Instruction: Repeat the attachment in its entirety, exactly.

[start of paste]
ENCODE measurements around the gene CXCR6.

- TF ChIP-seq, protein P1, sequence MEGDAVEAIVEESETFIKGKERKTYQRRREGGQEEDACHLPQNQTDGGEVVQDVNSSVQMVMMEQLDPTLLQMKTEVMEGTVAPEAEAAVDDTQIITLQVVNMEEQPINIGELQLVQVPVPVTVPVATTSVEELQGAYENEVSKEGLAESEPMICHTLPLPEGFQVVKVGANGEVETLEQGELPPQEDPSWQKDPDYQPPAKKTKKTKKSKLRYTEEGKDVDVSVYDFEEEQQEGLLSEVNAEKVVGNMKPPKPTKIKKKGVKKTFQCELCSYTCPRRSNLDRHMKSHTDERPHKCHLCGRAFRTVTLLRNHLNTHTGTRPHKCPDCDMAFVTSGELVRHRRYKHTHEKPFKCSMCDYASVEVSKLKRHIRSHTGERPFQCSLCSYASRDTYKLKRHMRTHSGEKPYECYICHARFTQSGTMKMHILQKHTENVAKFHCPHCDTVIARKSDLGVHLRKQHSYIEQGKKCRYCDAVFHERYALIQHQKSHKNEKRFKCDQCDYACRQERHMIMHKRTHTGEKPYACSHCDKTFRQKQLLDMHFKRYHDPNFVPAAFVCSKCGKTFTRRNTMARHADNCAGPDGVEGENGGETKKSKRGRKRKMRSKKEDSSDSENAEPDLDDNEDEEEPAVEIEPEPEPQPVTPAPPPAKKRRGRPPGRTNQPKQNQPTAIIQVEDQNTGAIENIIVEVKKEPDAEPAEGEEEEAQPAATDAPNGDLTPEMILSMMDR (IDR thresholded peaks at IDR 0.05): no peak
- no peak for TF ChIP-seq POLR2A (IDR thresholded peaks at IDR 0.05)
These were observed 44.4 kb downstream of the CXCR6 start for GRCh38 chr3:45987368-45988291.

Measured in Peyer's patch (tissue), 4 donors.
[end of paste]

ENCODE measurements around the gene CXCR6.

- TF ChIP-seq, protein P1, sequence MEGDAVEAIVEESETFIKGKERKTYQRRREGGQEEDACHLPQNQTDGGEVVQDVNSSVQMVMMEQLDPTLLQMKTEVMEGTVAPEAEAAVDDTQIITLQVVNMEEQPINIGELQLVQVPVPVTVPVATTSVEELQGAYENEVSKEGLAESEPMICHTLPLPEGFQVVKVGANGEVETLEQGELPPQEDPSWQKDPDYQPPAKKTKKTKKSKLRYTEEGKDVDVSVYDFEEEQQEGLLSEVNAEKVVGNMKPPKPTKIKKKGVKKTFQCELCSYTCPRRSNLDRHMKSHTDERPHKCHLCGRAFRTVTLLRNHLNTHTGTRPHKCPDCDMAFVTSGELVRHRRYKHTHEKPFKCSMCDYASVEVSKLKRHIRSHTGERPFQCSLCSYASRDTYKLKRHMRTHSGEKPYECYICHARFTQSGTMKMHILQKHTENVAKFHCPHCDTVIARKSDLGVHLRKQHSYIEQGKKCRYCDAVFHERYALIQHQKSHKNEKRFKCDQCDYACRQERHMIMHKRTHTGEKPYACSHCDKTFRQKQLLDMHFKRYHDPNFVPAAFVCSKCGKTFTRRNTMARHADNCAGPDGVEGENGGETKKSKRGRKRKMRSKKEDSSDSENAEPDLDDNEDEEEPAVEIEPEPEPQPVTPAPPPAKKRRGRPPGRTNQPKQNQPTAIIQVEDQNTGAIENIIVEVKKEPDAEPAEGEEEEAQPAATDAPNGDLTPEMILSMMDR (IDR thresholded peaks at IDR 0.05): no peak
- no peak for TF ChIP-seq POLR2A (IDR thresholded peaks at IDR 0.05)
These were observed 44.4 kb downstream of the CXCR6 start for GRCh38 chr3:45987368-45988291.

Measured in Peyer's patch (tissue), 4 donors.